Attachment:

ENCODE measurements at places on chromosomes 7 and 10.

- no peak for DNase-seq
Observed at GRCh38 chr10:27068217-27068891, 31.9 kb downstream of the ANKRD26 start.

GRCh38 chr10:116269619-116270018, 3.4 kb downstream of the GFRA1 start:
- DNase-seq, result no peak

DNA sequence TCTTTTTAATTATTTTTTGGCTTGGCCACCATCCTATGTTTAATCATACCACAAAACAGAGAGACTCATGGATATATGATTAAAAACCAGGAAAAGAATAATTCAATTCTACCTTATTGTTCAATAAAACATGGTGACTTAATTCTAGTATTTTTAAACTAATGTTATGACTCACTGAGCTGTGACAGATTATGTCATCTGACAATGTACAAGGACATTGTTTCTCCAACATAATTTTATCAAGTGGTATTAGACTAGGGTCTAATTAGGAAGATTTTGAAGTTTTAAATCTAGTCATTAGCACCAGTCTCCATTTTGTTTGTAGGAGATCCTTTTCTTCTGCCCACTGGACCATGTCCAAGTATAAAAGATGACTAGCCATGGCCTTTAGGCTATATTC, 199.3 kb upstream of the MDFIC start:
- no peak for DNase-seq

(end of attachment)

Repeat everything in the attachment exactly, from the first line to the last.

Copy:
ENCODE measurements at places on chromosomes 7 and 10.

- no peak for DNase-seq
Observed at GRCh38 chr10:27068217-27068891, 31.9 kb downstream of the ANKRD26 start.

GRCh38 chr10:116269619-116270018, 3.4 kb downstream of the GFRA1 start:
- DNase-seq, result no peak

DNA sequence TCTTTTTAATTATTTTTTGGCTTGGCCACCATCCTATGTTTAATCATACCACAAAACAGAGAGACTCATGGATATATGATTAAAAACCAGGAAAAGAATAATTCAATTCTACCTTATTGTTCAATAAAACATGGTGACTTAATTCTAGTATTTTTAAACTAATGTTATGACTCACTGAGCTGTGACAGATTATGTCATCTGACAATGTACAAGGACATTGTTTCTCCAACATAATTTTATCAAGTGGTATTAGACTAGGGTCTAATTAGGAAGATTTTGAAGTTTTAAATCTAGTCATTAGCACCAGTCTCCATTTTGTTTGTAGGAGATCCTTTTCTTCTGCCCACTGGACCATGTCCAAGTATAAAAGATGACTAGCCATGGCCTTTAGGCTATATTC, 199.3 kb upstream of the MDFIC start:
- no peak for DNase-seq